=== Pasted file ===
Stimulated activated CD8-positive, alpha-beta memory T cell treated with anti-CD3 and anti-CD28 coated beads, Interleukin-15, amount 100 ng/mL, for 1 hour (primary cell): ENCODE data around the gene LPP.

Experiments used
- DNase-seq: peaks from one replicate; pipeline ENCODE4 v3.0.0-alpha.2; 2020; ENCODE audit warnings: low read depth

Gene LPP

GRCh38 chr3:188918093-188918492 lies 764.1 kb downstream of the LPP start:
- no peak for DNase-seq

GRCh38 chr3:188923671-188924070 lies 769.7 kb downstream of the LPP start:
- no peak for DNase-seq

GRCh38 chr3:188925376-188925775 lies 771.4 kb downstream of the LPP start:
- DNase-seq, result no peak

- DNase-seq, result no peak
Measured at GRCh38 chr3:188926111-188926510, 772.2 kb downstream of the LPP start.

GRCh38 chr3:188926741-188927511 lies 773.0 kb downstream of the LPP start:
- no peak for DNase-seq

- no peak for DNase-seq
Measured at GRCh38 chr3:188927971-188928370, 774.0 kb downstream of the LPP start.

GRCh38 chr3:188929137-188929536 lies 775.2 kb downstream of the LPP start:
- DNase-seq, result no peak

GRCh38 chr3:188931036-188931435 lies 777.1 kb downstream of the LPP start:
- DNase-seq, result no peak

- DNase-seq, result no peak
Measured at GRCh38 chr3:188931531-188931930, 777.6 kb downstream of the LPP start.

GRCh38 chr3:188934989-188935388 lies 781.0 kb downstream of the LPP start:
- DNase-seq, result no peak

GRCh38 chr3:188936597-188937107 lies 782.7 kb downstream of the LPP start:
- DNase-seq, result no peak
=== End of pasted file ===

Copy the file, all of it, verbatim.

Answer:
Stimulated activated CD8-positive, alpha-beta memory T cell treated with anti-CD3 and anti-CD28 coated beads, Interleukin-15, amount 100 ng/mL, for 1 hour (primary cell): ENCODE data around the gene LPP.

Experiments used
- DNase-seq: peaks from one replicate; pipeline ENCODE4 v3.0.0-alpha.2; 2020; ENCODE audit warnings: low read depth

Gene LPP

GRCh38 chr3:188918093-188918492 lies 764.1 kb downstream of the LPP start:
- no peak for DNase-seq

GRCh38 chr3:188923671-188924070 lies 769.7 kb downstream of the LPP start:
- no peak for DNase-seq

GRCh38 chr3:188925376-188925775 lies 771.4 kb downstream of the LPP start:
- DNase-seq, result no peak

- DNase-seq, result no peak
Measured at GRCh38 chr3:188926111-188926510, 772.2 kb downstream of the LPP start.

GRCh38 chr3:188926741-188927511 lies 773.0 kb downstream of the LPP start:
- no peak for DNase-seq

- no peak for DNase-seq
Measured at GRCh38 chr3:188927971-188928370, 774.0 kb downstream of the LPP start.

GRCh38 chr3:188929137-188929536 lies 775.2 kb downstream of the LPP start:
- DNase-seq, result no peak

GRCh38 chr3:188931036-188931435 lies 777.1 kb downstream of the LPP start:
- DNase-seq, result no peak

- DNase-seq, result no peak
Measured at GRCh38 chr3:188931531-188931930, 777.6 kb downstream of the LPP start.

GRCh38 chr3:188934989-188935388 lies 781.0 kb downstream of the LPP start:
- DNase-seq, result no peak

GRCh38 chr3:188936597-188937107 lies 782.7 kb downstream of the LPP start:
- DNase-seq, result no peak